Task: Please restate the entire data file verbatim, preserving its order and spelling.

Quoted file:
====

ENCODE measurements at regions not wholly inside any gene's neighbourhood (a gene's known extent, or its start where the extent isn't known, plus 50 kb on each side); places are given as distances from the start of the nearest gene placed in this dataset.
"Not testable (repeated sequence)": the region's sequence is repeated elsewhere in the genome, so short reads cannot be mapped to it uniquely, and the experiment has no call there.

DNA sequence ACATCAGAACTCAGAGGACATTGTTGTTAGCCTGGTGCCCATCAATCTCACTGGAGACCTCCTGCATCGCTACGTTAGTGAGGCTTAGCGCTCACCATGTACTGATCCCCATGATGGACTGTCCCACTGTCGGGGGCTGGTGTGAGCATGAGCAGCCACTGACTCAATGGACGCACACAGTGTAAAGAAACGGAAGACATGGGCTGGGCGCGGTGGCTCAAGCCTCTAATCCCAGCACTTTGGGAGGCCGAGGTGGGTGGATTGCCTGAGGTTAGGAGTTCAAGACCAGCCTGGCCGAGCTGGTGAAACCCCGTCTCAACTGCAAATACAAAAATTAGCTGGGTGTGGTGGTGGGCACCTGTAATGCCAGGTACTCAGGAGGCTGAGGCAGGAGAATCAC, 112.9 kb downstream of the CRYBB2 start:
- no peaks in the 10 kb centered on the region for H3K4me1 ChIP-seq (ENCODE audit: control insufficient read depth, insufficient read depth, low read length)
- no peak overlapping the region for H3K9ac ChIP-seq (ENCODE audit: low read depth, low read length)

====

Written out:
ENCODE measurements at regions not wholly inside any gene's neighbourhood (a gene's known extent, or its start where the extent isn't known, plus 50 kb on each side); places are given as distances from the start of the nearest gene placed in this dataset.
"Not testable (repeated sequence)": the region's sequence is repeated elsewhere in the genome, so short reads cannot be mapped to it uniquely, and the experiment has no call there.

DNA sequence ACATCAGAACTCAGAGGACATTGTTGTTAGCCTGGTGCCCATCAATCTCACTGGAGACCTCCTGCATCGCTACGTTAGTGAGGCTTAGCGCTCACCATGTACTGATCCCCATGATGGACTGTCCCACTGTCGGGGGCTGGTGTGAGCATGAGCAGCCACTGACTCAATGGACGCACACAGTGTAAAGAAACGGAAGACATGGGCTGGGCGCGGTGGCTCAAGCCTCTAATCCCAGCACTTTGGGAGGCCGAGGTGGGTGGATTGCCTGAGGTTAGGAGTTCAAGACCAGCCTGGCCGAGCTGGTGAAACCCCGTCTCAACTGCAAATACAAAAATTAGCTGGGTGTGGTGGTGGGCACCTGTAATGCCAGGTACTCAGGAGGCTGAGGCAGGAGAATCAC, 112.9 kb downstream of the CRYBB2 start:
- no peaks in the 10 kb centered on the region for H3K4me1 ChIP-seq (ENCODE audit: control insufficient read depth, insufficient read depth, low read length)
- no peak overlapping the region for H3K9ac ChIP-seq (ENCODE audit: low read depth, low read length)